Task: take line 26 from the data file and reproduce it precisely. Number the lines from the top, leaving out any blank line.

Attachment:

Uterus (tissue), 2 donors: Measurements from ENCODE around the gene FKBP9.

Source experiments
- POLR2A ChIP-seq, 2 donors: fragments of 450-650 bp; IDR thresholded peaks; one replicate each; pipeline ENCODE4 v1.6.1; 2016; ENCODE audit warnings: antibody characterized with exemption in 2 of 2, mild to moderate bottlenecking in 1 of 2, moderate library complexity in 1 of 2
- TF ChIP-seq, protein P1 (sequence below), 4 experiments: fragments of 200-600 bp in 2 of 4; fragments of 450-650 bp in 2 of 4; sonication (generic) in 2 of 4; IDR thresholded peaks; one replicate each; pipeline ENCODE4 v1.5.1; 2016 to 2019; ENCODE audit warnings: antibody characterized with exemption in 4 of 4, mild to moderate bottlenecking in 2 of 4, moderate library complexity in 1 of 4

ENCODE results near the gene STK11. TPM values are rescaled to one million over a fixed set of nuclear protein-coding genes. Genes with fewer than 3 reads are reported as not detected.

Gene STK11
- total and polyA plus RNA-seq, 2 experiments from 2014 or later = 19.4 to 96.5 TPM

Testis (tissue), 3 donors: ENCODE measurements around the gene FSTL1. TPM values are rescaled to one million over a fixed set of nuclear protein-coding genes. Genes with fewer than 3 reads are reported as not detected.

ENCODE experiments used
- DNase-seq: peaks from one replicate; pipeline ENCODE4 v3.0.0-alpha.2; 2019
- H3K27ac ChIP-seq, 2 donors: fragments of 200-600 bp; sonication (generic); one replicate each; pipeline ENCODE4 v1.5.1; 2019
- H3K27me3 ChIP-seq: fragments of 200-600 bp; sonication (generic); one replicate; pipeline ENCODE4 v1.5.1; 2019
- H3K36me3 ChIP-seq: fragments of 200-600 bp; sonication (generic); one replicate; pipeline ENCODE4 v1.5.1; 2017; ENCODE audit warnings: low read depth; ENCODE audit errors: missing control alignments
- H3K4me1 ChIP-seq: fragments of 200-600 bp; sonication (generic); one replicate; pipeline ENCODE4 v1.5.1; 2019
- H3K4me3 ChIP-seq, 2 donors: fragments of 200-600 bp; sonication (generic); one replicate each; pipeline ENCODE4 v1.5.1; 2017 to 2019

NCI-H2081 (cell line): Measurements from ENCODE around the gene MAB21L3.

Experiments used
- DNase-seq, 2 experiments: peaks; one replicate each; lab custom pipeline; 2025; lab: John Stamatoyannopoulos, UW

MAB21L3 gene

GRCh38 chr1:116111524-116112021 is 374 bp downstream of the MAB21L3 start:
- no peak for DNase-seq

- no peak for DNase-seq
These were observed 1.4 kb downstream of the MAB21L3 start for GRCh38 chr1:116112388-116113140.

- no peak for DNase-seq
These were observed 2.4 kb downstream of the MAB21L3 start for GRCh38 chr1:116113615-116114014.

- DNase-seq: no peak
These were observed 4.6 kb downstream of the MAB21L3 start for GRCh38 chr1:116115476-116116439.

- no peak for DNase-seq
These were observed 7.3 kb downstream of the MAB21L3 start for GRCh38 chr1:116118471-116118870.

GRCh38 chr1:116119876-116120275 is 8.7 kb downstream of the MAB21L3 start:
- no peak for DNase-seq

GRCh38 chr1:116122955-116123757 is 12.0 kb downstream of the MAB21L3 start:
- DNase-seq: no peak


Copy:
- DNase-seq: no peak